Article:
Preachers’ Search For U.S. Audience Starts In Detroit - State News, 17th September 1999
After smashing success in Europe and around the world, the Manic Street Preachers are going to try their luck in the United States. Again.
The group has won tons of critical acclaim in the United Kingdom for its fifth album, “This Is My Truth Tell Me Yours,” but lyricist and bass player Nicky Wire said the group’s past American tour wasn’t as successful as he had hoped.
“We became popular in Europe and the U.K., but we got a bad start in the U.S.,” he said. “We never concentrated on it as much as we should’ve. We did about three or four tours there, only 30 gigs, which is not a lot.”
However, the group looks to remedy that as they make their way through the states, stopping at St. Andrew’s Hall in Detroit tonight. Wire (born Nick Jones) said this tour is an important step in the group’s career.
“When we started in 1990 it was always about the American dream,” he said. “Now the world is a lot smaller, everything now is possible to do. We’ve done everything everywhere else. After this, really that’s it.”
There are plenty of differences between performing in the United States and in Europe, but the band has adjusted well. One major factor was the size of the shows the Manic Street Preachers play. Wire said one show on New Year’s Eve in Europe drew more than 55,000 people.
“You can’t play to 600 (people) in Detroit and do the same thing. It’s like getting back to where we started from. In the U.K. they’re just so obsessed, they’ve been with us for 10 years,” he said. “We’re the longest-living soap opera in rock ’n’ roll. They buy the record and they buy into the whole history.”
The history seems to be what makes the band so intriguing.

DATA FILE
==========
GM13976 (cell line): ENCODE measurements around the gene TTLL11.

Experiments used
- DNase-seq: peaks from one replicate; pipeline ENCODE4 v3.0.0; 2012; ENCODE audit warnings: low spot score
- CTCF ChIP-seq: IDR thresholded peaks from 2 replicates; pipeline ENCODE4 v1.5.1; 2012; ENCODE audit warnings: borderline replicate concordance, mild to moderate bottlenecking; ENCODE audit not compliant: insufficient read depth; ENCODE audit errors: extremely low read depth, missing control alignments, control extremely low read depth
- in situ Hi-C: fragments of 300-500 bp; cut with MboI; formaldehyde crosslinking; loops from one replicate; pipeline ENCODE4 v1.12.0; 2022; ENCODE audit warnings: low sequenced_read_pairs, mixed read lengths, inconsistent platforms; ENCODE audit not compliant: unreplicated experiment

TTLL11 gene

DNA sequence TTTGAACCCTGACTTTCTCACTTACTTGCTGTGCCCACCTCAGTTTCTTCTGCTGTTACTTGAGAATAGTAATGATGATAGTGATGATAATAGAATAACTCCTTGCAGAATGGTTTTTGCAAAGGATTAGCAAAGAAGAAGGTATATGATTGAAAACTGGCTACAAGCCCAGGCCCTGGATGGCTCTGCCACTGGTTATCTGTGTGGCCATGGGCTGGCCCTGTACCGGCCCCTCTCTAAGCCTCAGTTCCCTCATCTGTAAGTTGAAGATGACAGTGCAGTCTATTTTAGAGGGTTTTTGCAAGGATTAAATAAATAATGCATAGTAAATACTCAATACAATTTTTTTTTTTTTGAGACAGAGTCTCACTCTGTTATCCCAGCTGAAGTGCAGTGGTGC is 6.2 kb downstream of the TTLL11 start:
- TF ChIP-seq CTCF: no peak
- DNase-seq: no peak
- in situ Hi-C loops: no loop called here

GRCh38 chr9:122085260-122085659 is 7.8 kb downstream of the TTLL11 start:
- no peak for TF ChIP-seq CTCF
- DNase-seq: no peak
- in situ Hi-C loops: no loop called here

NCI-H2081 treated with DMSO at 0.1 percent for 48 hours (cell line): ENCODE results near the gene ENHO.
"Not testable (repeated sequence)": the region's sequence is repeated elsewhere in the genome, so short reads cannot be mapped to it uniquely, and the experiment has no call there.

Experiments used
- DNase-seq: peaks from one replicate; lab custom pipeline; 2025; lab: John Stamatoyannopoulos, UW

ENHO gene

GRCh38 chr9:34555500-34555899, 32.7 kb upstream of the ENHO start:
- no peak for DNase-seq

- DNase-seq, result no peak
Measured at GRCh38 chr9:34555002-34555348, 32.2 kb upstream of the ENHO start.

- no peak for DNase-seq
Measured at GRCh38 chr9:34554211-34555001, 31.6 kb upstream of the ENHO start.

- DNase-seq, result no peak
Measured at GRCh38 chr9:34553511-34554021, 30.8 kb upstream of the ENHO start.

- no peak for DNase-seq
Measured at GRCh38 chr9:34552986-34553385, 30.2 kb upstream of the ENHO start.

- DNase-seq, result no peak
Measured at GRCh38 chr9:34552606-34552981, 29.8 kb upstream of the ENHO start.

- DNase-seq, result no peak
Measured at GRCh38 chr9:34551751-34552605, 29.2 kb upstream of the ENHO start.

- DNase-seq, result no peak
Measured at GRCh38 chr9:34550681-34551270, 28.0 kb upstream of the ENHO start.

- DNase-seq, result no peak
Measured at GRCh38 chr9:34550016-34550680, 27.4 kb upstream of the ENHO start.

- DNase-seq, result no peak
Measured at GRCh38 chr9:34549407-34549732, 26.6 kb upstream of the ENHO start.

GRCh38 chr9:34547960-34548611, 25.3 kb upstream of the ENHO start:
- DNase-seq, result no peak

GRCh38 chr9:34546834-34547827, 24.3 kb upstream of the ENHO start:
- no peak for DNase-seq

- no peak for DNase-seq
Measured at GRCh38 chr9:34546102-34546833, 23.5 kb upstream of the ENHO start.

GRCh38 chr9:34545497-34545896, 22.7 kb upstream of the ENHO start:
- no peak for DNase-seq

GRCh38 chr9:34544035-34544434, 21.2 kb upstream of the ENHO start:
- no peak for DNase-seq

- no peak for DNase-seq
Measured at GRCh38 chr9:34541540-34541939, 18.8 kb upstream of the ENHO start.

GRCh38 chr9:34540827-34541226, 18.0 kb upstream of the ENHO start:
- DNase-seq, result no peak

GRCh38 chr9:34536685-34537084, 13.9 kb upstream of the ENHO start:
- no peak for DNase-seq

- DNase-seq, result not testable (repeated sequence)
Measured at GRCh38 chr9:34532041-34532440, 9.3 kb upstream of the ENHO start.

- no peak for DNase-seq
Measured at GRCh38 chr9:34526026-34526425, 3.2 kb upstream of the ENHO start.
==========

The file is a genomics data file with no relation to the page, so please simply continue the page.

In 1993, the band’s manager, Phillip Hall, lost his battle with cancer. Then, in 1995, guitarist Richey Edwards turned up missing. His car was found at a service station near the Severn Bridge in London. He hasn’t been seen or heard from since, and his disappearance remains unsolved.
“I try not to think about it too much, but it does have an effect,” Wire said. “Now I don’t take things for granted, I work hard, focus on things more than when I was younger.
“I don’t like to say it, but hardship leads to great art, although it scares me to think what could happen next. Suffering is good for the soul.”
In the case of the Manic Street Preachers, it seems to be good for the albums, too. In 1998, the group was named “Best Band in the World Today” at the Q Awards. In 1996, the group took home more than 17 honors for its album “Everything Must Go.”
Wire admits that lots of the band’s music is politically inspired.
“Definitely, but not in the shouty, ‘you must hear me’ way,” he said. “I write about things that interest me. I try to create awareness. It’s a big problem with kids in Western society. They’re not aware that they can travel or what kinds of things the government performs. It’s a universal message.”
He said it’s a quality of his lyrics that he draws on from other bands.
“Public Enemy — I like the way they look, the things they said. They mix politics and music, I liked how they did it. The Clash, I guess we sound a lot like them. I guess you could say we’ve matured. We’ve come to play live shows with real energy. We’re a lot older, but still, we’re very energetic.”
With as much success as the band has seen overseas, and as much promise as it holds in the United States, Wire said he is still content with where he is regardless of what happens in the future.
“I’m very privileged,” he said. “I live in the same place in Wales I was born in, in this small mountain town with no civilization around. I’ve been married six years, happily married, I don’t drink or do drugs. I’m kinda boring.”